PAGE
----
This carefully crafted ebook: “Collected Works of James Hogg: Novels, Mystery Tales & Fantasy Stories” is formatted for your eReader with a functional and detailed table of contents: Novels: The Private Memoirs and Confessions of a Justified Sinner The Three Perils of Man - War, Women and Witchcraft The Brownie of Bodsbeck Short Stories: The Shepherd’s Calendar: Rob Dodds Mr Adamson of Laverhope The Prodigal Son The School of Misfortune George Dobson's Expedition to Hell The Souters of Selkirk The Laird of Cassway Tibby Hyslop's Dream Mary Burnet The Brownie of the Black Haggs The Laird of Wineholm Window Wat's Courtship A Strange Secret The Marvellous Doctor The Witches of Traquair Sheep Prayers Odd Characters Nancy Chisholm Snow-Storms The Shepherd's Dog The Expedition to Hell The Mysterious Bride The Wool-Gatherer The Hunt of Eildon James Hogg (1770-1835) was a Scottish poet, novelist and essayist who wrote in both Scots and English. As a young man he worked as a shepherd and farmhand, and was largely self-educated through reading. He was a friend of many of the great writers of his day, including Sir Walter Scott, of whom he later wrote an unauthorized biography. He is best known for his novel The Private Memoirs and Confessions of a Justified Sinner.
Considered in turn a Gothic novel, a psychological case study of an unreliable narrator, and an examination of totalitarian thought, the ultimately unclassifiable novel is set in a pseudo-Christian world of angels, devils, and demonic possession. It has been the subject of increasing critical attention in recent years, and has received wide acclaim for its probing quest into the nature of religious fanaticism and Calvinist predestination. It is written in English, with Scots appearing mainly in dialogue.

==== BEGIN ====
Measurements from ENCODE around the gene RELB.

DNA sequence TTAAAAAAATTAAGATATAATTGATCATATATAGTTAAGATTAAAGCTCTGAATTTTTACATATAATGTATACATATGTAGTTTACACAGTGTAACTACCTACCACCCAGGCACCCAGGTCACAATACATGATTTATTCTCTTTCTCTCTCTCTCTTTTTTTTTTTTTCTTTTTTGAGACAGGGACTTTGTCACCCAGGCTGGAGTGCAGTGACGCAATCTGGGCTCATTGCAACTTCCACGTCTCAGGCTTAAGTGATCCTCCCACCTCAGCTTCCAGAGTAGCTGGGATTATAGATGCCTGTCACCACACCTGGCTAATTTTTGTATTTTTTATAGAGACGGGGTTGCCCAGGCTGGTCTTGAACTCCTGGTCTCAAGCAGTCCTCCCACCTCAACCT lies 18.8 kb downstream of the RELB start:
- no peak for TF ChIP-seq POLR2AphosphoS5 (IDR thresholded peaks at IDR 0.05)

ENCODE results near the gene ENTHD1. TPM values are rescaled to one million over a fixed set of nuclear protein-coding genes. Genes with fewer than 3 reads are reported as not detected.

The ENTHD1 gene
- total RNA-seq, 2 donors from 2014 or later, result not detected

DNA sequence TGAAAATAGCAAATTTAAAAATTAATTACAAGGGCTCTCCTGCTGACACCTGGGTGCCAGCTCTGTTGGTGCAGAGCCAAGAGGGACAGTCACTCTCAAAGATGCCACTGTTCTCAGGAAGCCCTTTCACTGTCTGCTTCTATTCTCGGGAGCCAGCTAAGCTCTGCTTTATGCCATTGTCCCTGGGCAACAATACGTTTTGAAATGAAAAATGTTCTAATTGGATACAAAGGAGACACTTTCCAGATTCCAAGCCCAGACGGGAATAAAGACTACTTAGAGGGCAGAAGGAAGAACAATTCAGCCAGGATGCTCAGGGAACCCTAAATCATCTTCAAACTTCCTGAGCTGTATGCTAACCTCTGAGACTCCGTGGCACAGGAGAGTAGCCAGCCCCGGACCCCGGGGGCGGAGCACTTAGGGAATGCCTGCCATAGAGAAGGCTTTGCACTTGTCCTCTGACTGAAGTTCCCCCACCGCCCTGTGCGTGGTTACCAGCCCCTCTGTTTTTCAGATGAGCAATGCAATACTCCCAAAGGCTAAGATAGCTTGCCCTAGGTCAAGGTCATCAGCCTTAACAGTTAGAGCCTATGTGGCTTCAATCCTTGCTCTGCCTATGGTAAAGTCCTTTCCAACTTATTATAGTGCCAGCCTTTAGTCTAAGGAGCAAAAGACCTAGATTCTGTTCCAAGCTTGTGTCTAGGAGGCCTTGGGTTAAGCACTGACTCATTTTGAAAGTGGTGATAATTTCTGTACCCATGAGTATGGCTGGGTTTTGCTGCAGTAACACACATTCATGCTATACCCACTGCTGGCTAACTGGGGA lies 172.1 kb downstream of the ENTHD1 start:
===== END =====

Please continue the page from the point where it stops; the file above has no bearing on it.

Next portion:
Robert is a difficult and disturbed young man. He turns to his Calvinist faith for solace but finds it hard to get along with other people. After he falls in with the mysterious and charming Gil-Martin, his actions become more and more extreme. He convinces himself that he is one of the chosen few and that, therefore, all his actions are right and good . . . even murder.
James Hogg ('the Ettrick Shepherd') was a poet, novelist, and farmer whose work was discovered by Sir Walter Scott and admired by writers as different as Wordsworth and Byron. His most famous book, The Confessions of a Justified Sinner (1824), is striking in its use of Calvinist doctrine, demonology, and a highly modern psychological perception to tell the story of the criminal Colwan, deluded by occult forces into thinking he represents an instrument of divine justice and vengeance.